Urgent care visits continue to substantially increase as more Americans facing co-pays, co-insurance and high deductibles seek lower cost options for healthcare. The urgent care industry—that’s exploded into a $16 billion phenomenon in the U.S.—traces its roots back to Northern Illinois.
For 2015, urgent care provided $850 million in economic benefit to Northern Illinois, including Greater Chicago. That’s according to Practice Velocity estimates based on the ripple impact of the company and its affiliated urgent care operators, combined with an estimated $500 million in healthcare cost savings attributed to urgent care. Practice Velocity is a national urgent care software, consulting and billing company headquartered in Machesney Park.
Rockford physician entrepreneurs played a major role in planting the seeds for the economic impact seen today. And it’s especially notable as national Urgent Care Awareness Week is recognized from May 16-20.
Physicians Immediate Care (PIC) started with a single clinic in 1987 on Morsay Drive in Rockford. Nearly 30 years later, Physicians Immediate Care has expanded into one of the 10 largest urgent care center chains in the country currently with 37 locations in three states—drawing more than 500,000 patient visits annually.
Dr. John Koehler opened the first Physicians Immediate Care center with three other emergency physicians who saw the need for immediate care in a setting outside of hospital ERs. Drs. David Stern and Terry Buzzard joined as the enterprise expanded in the 1990s to a series of urgent care centers across the Rockford region.
Urgent care centers are designed to treat non-emergency conditions, most commonly illnesses such as colds, flu, fevers, sore throats, and injuries including bone fractures and sprains. There are roughly 215 urgent care centers in Illinois and an estimated 7,100 across the country. The facilities offer significant cost savings over emergency room care. In fact, an estimated 27 percent of ER visits could take place in an urgent care setting and save $4.4 billion in U.S. healthcare spending annually, according to Health Affairs policy journal.
“Urgent care fills the void between primary and emergency care,” Stern said. “It’s an industry dedicated to helping people get the care they need in an efficient and cost-conscious manner.”
In 2004, Stern, Buzzard and Koehler helped found the Urgent Care Association of America in Naperville. The nonprofit organization has 6,500 members and works to educate urgent care providers, advocate, and promote the importance of urgent care medicine. Stern and Koehler also helped launch the Journal of Urgent Care Medicine publication in 2006. The next year one of only three national fellowship programs in urgent care medicine launched at the University of Illinois College of Medicine Rockford campus.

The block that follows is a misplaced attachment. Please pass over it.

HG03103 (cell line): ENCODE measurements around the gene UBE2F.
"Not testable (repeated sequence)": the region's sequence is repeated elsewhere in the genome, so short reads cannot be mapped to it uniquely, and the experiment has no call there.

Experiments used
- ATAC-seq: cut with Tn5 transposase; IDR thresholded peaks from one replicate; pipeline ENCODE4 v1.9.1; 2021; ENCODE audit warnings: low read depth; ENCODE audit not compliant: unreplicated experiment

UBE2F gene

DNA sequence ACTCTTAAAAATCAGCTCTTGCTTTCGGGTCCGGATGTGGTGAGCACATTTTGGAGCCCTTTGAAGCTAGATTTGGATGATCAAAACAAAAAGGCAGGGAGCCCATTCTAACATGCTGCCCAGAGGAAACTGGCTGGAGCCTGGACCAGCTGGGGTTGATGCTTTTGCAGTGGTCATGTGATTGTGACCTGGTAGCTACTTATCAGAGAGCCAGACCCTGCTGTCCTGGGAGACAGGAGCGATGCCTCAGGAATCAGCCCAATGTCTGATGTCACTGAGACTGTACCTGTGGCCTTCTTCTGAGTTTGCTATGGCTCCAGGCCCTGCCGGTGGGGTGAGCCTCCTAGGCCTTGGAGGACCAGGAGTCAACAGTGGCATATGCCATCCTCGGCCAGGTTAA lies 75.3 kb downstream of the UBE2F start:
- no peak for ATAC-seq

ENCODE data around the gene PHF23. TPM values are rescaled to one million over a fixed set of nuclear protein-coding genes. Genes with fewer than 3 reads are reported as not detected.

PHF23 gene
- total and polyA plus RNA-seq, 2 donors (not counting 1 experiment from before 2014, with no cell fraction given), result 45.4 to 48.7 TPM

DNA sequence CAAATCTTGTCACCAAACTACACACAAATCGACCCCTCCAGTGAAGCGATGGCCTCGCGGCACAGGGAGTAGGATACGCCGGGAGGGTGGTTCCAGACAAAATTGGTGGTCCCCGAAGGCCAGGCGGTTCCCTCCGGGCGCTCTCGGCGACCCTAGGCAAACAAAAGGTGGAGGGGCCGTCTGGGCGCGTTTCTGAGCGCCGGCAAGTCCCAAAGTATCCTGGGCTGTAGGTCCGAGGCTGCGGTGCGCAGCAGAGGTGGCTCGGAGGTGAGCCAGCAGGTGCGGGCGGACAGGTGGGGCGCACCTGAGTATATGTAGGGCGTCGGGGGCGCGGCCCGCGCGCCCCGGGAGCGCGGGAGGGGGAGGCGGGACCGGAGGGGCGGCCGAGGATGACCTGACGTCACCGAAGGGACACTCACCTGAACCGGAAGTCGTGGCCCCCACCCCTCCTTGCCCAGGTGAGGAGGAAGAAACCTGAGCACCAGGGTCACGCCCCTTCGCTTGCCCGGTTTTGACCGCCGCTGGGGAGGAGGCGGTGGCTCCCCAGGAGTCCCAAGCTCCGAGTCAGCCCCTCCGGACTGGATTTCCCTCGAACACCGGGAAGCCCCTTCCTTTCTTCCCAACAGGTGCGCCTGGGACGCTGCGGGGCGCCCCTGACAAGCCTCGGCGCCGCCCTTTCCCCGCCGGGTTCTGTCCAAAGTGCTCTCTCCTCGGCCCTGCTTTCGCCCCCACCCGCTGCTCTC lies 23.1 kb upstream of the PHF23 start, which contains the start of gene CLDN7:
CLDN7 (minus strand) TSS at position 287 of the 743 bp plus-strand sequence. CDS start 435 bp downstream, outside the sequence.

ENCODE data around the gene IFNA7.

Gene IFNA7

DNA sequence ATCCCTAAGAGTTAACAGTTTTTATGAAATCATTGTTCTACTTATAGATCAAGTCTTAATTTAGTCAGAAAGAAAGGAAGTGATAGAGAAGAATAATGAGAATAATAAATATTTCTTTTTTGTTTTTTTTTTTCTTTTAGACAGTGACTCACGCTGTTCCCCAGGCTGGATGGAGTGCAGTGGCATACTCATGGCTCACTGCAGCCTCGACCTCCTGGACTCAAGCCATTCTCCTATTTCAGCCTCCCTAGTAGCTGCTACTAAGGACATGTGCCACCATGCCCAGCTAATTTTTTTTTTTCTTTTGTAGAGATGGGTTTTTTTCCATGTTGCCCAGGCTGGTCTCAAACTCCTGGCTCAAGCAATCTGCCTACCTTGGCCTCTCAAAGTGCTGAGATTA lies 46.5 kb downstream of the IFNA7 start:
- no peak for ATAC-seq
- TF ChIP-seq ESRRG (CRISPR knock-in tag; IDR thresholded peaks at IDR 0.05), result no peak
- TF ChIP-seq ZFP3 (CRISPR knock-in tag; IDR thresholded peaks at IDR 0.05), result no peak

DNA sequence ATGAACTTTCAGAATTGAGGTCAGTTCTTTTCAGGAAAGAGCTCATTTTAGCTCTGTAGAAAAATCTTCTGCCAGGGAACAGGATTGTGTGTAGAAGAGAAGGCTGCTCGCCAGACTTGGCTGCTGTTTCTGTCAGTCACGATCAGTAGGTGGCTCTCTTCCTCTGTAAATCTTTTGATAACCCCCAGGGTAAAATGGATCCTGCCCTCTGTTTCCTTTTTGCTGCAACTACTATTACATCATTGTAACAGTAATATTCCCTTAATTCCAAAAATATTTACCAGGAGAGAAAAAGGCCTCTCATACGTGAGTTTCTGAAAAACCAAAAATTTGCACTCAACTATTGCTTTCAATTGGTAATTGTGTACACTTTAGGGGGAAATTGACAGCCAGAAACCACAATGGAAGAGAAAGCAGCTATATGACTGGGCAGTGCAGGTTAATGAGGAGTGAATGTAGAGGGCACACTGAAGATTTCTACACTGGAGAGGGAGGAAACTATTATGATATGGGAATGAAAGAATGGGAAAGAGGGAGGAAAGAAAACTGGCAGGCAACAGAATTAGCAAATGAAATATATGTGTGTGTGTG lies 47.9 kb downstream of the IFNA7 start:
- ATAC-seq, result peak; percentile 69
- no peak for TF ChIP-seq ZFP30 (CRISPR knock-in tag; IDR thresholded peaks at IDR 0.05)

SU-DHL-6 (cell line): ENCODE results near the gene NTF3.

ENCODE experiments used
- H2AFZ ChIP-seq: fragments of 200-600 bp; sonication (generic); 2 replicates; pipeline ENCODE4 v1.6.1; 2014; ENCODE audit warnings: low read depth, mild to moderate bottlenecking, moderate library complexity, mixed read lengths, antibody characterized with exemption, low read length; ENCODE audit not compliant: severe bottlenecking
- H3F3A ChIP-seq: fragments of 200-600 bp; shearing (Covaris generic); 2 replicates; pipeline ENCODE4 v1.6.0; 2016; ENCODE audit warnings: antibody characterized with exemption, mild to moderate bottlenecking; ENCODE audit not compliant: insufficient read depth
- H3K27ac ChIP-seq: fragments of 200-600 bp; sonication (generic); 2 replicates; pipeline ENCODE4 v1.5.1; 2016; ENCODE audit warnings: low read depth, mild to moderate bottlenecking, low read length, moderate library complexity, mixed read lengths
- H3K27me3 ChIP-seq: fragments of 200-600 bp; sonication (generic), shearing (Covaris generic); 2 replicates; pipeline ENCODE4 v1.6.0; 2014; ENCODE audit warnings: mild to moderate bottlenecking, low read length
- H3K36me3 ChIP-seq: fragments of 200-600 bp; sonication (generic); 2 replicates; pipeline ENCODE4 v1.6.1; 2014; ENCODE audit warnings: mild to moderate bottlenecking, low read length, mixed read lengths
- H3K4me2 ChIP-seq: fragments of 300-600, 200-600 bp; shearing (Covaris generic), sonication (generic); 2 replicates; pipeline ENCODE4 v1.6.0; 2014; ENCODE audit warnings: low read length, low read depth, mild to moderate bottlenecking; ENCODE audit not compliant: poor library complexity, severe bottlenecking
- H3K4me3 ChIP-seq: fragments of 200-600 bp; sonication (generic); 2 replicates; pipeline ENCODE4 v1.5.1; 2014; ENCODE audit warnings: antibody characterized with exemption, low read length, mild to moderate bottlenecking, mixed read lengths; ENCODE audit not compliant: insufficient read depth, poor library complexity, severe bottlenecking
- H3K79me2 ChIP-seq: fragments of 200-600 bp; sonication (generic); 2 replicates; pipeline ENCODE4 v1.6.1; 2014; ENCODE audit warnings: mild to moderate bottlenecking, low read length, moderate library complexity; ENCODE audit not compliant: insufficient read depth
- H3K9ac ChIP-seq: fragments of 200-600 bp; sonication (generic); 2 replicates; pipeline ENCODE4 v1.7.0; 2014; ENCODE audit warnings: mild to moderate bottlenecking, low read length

Koehler, who remains Medical Director for Occupational Medicine at PIC, said his venture pioneered the hybrid urgent care/occupational medicine hybrid. And Physicians Immediate Care now serves more than 5,000 corporate clients.
Just over a decade ago, hundreds of other emergency physicians across the country started going down the path paved by the Stern, Koehler, and Buzzard. The urgent care industry had been adding about 300 centers each year, and the pace of growth nearly doubled in 2011, according to data from the Urgent Care Association of America. The overall industry is expected to grow 3.5 percent each year for the next decade, according to IBIS World, a market research firm.
“Urgent care is a consumer-driven phenomenon that fits well in the 21st Century, with its emphasis on delivering greater convenience, accessibility, hours and service at a lower cost than emergency rooms,” said Alan Ayers, Vice President of Strategic Initiatives at Practice Velocity.
The partners behind PIC also developed Practice Velocity to further serve the niche urgent care market. Stern has shifted his focus exclusively to the technology company, expanding its scope and developing the #1-rated urgent care Electronic Medical Record (EMR) in the industry.
Practice Velocity has provided software to more than 1,200 urgent care centers in 50 states. The company employs roughly 250 people, and Practice Velocity spent more than $750,000 last year at Northern Illinois businesses. Practice Velocity was one of just five Illinois companies to earn a 2014 economic development award from the Illinois Chamber of Commerce and Illinois Economic Development Association for job growth in the state.